Glynn, P. W. (1997). “Bioerosion and coral-reef growth: a dynamic balance,” in Life and Death of Coral Reefs, ed C. Birkeland (New York, NY: Chapman and Hall), 68–95.

Google Scholar

Gotelli, N., and Ellison, A. (eds.). (2013). “Managing and curating data,” in A Primer of Ecological Statistics (Sunderland, MA: Sinauer Associates), 208–235.

Gower, J. (1966). Some distance properties of latent root and vector methods used in multivariate analysis. Biometrika 53, 325–338. doi: 10.1093/biomet/53.3-4.325

CrossRef Full Text | Google Scholar

Gray, S. (2012). A Comparative Analysis of Sedimentation and Water Quality in Mangrove, Shore, Bay and Reef Environments below a Developed vs an Undeveloped Watershed, St. John, US Virgin Island. Technical Report. Fisheries Habitat Conservation Program Office NOAA.

Heiri, O., Lotter, A., and Lemcke, G. (2001). Loss on ignition as a method for estimating organic and carbonate content in sediments: reproducibility and comparability of results. J. Paleolimnol. 25, 101–110. doi: 10.1023/A:1008119611481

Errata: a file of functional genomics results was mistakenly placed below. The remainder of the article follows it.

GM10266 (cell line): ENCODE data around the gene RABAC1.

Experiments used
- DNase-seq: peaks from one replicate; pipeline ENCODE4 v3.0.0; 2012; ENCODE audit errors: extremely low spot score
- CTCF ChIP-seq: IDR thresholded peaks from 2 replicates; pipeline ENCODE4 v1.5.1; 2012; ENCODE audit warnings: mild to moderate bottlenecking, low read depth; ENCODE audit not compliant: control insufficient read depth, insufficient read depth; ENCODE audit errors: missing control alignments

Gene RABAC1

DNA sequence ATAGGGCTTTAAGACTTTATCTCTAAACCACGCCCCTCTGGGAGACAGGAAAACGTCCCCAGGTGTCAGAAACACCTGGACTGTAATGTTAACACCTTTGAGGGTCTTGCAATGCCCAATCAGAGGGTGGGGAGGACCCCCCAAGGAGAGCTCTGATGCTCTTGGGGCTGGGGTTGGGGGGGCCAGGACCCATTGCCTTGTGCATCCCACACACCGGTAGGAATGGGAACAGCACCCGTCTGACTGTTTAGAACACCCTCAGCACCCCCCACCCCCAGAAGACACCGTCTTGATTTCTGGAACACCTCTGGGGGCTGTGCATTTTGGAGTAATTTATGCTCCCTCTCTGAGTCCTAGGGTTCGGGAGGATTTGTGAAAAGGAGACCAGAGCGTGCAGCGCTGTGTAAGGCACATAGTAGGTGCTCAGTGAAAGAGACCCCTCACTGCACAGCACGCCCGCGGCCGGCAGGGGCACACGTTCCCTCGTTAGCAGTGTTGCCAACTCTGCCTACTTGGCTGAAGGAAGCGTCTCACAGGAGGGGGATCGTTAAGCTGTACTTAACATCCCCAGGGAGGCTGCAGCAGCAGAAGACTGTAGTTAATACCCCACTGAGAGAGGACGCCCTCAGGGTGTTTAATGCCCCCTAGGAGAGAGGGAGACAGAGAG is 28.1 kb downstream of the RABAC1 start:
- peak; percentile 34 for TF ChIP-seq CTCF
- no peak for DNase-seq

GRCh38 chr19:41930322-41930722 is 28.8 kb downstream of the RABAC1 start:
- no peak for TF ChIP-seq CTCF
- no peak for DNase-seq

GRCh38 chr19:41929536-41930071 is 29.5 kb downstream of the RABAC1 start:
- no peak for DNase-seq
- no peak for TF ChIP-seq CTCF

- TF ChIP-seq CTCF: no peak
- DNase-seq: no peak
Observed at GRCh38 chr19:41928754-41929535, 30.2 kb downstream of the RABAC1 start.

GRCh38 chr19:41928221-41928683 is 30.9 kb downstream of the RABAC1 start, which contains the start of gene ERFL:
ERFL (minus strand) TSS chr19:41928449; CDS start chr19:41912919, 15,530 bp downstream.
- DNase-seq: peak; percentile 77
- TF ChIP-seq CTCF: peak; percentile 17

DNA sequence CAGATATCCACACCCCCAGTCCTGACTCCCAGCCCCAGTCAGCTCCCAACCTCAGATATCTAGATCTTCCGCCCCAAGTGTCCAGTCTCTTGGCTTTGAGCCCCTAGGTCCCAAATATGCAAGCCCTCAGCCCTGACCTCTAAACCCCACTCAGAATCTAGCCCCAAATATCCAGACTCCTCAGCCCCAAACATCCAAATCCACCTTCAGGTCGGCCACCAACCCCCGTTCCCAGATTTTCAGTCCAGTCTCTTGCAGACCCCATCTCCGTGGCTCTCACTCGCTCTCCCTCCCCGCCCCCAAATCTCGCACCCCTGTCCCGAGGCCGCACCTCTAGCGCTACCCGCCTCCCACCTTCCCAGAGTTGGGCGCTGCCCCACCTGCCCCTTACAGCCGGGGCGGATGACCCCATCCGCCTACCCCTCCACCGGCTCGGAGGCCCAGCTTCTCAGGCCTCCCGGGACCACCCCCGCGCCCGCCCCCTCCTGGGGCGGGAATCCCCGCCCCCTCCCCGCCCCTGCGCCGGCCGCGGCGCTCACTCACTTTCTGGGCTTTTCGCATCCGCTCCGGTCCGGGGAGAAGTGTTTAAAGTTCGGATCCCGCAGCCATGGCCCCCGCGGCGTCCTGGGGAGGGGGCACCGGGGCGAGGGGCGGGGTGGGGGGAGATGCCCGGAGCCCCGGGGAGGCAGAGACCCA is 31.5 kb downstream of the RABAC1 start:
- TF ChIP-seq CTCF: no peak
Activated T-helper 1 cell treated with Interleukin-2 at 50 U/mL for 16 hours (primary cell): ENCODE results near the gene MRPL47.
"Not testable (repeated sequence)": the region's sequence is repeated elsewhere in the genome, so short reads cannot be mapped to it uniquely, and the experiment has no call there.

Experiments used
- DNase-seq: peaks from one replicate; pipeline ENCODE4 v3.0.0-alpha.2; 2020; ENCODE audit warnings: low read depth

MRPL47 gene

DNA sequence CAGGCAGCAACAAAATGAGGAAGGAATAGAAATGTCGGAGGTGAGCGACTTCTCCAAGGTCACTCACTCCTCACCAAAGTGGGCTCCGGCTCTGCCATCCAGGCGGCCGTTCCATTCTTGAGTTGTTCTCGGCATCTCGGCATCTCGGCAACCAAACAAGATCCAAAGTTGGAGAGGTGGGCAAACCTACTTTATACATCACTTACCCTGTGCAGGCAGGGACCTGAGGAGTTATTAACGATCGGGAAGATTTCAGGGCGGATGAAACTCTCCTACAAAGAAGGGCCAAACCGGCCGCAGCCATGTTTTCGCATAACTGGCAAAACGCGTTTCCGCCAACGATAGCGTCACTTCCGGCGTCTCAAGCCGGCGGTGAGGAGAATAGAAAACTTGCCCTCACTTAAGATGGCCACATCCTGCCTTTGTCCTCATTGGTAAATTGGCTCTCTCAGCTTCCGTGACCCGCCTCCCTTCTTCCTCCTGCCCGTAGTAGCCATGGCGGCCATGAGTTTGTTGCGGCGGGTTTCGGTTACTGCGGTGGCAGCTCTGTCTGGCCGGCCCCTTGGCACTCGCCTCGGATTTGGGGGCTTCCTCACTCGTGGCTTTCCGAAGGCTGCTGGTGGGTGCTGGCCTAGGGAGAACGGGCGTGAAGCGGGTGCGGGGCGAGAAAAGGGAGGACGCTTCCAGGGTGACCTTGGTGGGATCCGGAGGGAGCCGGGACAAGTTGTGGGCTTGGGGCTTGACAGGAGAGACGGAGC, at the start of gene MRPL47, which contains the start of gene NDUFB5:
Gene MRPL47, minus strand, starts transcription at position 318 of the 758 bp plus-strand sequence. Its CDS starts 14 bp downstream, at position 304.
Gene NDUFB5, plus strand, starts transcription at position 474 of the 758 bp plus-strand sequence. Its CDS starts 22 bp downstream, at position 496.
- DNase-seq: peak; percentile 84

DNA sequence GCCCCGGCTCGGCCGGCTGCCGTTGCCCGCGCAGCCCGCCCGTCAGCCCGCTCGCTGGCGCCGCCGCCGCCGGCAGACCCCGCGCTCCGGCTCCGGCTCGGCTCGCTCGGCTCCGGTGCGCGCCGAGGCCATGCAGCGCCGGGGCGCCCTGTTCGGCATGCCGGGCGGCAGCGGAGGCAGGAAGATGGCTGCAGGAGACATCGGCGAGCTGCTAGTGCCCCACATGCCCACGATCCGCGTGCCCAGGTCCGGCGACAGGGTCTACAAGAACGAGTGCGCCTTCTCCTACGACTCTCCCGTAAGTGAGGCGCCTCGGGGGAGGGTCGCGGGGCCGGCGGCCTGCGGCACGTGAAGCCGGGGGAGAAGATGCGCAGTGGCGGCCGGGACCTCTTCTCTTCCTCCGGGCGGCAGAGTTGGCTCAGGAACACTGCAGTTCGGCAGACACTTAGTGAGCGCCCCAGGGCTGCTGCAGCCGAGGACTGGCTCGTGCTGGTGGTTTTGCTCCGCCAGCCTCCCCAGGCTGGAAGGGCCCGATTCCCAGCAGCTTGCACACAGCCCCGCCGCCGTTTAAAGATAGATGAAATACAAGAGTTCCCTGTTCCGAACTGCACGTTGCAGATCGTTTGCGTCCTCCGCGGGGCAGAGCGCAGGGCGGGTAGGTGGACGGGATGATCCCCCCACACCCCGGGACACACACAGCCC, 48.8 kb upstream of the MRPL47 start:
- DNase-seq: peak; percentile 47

CrossRef Full Text | Google Scholar

Hernández-Cruz, R., Sherman, C., Weil, E., and Yoshioka, P. (2009). Spatial and temporal patterns in reef sediment accumulation and composition, southwestern insular shelf of PR. Caribb. J. Sci. 2–3, 138–150. doi: 10.18475/cjos.v45i2.a3

CrossRef Full Text

Hernández-Delgado, E. A. (2000). Effects of Anthropogenic Stress Gradients in the Structure of Coral Reef Epibenthic and Fish Communities. Ph.D. dissertation, Department of Biology, University of Puerto Rico, San Juan.

Hernández-Delgado, E. A. (2003). Suplemento Técnico al PLAN de Manejo de la Reserva Natural del Canal Luis Pe-a, Culebra, Puerto Rico. I. Caracterización de habitáculos. Informe Técnico. Departamento de Recursos Naturales y Ambientales. San Juan.

Hernández-Delgado, E. A. (2015). The emerging threats of climate change on tropical coastal ecosystem services, public health, local economies and livelihood sustainability of small islands: cumulative impacts and synergies. Mar. Pollut. Bull. 101, 5–28. doi: 10.1016/j.marpolbul.2015.09.018

PubMed Abstract | CrossRef Full Text | Google Scholar